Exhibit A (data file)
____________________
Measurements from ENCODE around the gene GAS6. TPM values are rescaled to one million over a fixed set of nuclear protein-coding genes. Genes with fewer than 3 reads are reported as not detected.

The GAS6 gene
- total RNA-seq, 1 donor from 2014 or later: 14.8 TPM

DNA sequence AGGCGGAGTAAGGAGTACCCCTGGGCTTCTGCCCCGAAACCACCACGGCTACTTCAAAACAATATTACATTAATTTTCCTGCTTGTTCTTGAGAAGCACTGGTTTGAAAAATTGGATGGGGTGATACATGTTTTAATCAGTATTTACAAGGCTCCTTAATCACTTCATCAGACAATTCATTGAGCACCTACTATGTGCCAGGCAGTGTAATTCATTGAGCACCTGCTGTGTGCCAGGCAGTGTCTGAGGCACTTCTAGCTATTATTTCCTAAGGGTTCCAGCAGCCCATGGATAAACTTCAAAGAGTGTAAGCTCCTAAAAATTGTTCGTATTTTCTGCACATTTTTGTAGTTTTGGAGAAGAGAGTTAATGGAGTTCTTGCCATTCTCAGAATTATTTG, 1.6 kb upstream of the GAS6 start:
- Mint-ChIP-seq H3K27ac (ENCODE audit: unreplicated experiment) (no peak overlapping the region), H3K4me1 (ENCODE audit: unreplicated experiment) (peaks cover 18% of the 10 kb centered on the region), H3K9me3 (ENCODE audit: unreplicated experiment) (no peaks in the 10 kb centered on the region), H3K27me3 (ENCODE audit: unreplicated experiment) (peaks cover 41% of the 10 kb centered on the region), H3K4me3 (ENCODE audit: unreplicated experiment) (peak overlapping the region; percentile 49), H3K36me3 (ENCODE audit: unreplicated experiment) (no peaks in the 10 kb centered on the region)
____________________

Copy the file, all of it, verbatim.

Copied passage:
Measurements from ENCODE around the gene GAS6. TPM values are rescaled to one million over a fixed set of nuclear protein-coding genes. Genes with fewer than 3 reads are reported as not detected.

The GAS6 gene
- total RNA-seq, 1 donor from 2014 or later: 14.8 TPM

DNA sequence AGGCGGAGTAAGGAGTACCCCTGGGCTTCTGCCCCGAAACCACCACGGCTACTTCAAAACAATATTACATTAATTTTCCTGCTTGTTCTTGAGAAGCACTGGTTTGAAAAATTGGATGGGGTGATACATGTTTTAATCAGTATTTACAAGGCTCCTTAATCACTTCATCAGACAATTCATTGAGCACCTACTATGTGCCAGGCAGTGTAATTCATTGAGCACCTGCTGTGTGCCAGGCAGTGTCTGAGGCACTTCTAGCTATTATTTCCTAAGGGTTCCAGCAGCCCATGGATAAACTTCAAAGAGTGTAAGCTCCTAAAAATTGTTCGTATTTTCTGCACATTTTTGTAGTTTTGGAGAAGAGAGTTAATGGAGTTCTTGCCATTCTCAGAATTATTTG, 1.6 kb upstream of the GAS6 start:
- Mint-ChIP-seq H3K27ac (ENCODE audit: unreplicated experiment) (no peak overlapping the region), H3K4me1 (ENCODE audit: unreplicated experiment) (peaks cover 18% of the 10 kb centered on the region), H3K9me3 (ENCODE audit: unreplicated experiment) (no peaks in the 10 kb centered on the region), H3K27me3 (ENCODE audit: unreplicated experiment) (peaks cover 41% of the 10 kb centered on the region), H3K4me3 (ENCODE audit: unreplicated experiment) (peak overlapping the region; percentile 49), H3K36me3 (ENCODE audit: unreplicated experiment) (no peaks in the 10 kb centered on the region)